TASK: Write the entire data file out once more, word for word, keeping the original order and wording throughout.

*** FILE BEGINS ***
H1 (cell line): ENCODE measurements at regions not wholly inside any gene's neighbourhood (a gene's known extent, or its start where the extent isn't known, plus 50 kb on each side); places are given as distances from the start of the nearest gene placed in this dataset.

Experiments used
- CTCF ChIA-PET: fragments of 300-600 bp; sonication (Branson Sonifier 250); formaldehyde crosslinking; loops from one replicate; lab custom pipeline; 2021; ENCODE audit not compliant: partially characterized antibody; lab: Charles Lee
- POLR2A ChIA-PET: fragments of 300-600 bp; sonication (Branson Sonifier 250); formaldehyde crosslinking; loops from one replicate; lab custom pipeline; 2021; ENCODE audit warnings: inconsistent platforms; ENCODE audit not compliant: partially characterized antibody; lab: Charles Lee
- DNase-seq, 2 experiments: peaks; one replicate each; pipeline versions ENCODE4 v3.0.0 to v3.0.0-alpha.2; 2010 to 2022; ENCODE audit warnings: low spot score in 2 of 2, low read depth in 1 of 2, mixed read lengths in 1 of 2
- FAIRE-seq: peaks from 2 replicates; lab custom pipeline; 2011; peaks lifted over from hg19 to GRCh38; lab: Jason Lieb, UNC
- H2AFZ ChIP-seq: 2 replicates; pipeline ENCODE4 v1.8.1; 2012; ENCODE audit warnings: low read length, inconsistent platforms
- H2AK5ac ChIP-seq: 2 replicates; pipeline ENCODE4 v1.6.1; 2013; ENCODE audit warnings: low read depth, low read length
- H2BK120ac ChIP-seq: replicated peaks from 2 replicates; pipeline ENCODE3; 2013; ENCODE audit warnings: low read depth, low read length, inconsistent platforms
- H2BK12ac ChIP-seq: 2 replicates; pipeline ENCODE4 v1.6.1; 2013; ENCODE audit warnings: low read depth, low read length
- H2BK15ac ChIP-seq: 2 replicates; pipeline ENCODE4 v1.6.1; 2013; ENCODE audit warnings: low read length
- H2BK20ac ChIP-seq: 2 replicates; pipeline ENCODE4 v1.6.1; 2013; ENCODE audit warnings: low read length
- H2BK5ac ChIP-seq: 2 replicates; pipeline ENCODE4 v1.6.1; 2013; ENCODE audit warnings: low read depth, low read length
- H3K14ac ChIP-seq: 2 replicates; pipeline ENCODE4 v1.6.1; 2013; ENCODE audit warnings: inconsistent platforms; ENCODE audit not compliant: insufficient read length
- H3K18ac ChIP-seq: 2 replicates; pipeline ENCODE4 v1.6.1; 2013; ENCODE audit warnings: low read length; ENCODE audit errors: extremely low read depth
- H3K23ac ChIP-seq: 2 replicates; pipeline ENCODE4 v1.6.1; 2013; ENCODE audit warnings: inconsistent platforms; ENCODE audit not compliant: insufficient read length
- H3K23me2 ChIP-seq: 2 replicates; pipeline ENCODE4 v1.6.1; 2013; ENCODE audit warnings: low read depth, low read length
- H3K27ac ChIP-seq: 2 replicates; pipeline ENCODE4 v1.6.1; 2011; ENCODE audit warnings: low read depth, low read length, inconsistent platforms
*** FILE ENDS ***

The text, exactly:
H1 (cell line): ENCODE measurements at regions not wholly inside any gene's neighbourhood (a gene's known extent, or its start where the extent isn't known, plus 50 kb on each side); places are given as distances from the start of the nearest gene placed in this dataset.

Experiments used
- CTCF ChIA-PET: fragments of 300-600 bp; sonication (Branson Sonifier 250); formaldehyde crosslinking; loops from one replicate; lab custom pipeline; 2021; ENCODE audit not compliant: partially characterized antibody; lab: Charles Lee
- POLR2A ChIA-PET: fragments of 300-600 bp; sonication (Branson Sonifier 250); formaldehyde crosslinking; loops from one replicate; lab custom pipeline; 2021; ENCODE audit warnings: inconsistent platforms; ENCODE audit not compliant: partially characterized antibody; lab: Charles Lee
- DNase-seq, 2 experiments: peaks; one replicate each; pipeline versions ENCODE4 v3.0.0 to v3.0.0-alpha.2; 2010 to 2022; ENCODE audit warnings: low spot score in 2 of 2, low read depth in 1 of 2, mixed read lengths in 1 of 2
- FAIRE-seq: peaks from 2 replicates; lab custom pipeline; 2011; peaks lifted over from hg19 to GRCh38; lab: Jason Lieb, UNC
- H2AFZ ChIP-seq: 2 replicates; pipeline ENCODE4 v1.8.1; 2012; ENCODE audit warnings: low read length, inconsistent platforms
- H2AK5ac ChIP-seq: 2 replicates; pipeline ENCODE4 v1.6.1; 2013; ENCODE audit warnings: low read depth, low read length
- H2BK120ac ChIP-seq: replicated peaks from 2 replicates; pipeline ENCODE3; 2013; ENCODE audit warnings: low read depth, low read length, inconsistent platforms
- H2BK12ac ChIP-seq: 2 replicates; pipeline ENCODE4 v1.6.1; 2013; ENCODE audit warnings: low read depth, low read length
- H2BK15ac ChIP-seq: 2 replicates; pipeline ENCODE4 v1.6.1; 2013; ENCODE audit warnings: low read length
- H2BK20ac ChIP-seq: 2 replicates; pipeline ENCODE4 v1.6.1; 2013; ENCODE audit warnings: low read length
- H2BK5ac ChIP-seq: 2 replicates; pipeline ENCODE4 v1.6.1; 2013; ENCODE audit warnings: low read depth, low read length
- H3K14ac ChIP-seq: 2 replicates; pipeline ENCODE4 v1.6.1; 2013; ENCODE audit warnings: inconsistent platforms; ENCODE audit not compliant: insufficient read length
- H3K18ac ChIP-seq: 2 replicates; pipeline ENCODE4 v1.6.1; 2013; ENCODE audit warnings: low read length; ENCODE audit errors: extremely low read depth
- H3K23ac ChIP-seq: 2 replicates; pipeline ENCODE4 v1.6.1; 2013; ENCODE audit warnings: inconsistent platforms; ENCODE audit not compliant: insufficient read length
- H3K23me2 ChIP-seq: 2 replicates; pipeline ENCODE4 v1.6.1; 2013; ENCODE audit warnings: low read depth, low read length
- H3K27ac ChIP-seq: 2 replicates; pipeline ENCODE4 v1.6.1; 2011; ENCODE audit warnings: low read depth, low read length, inconsistent platforms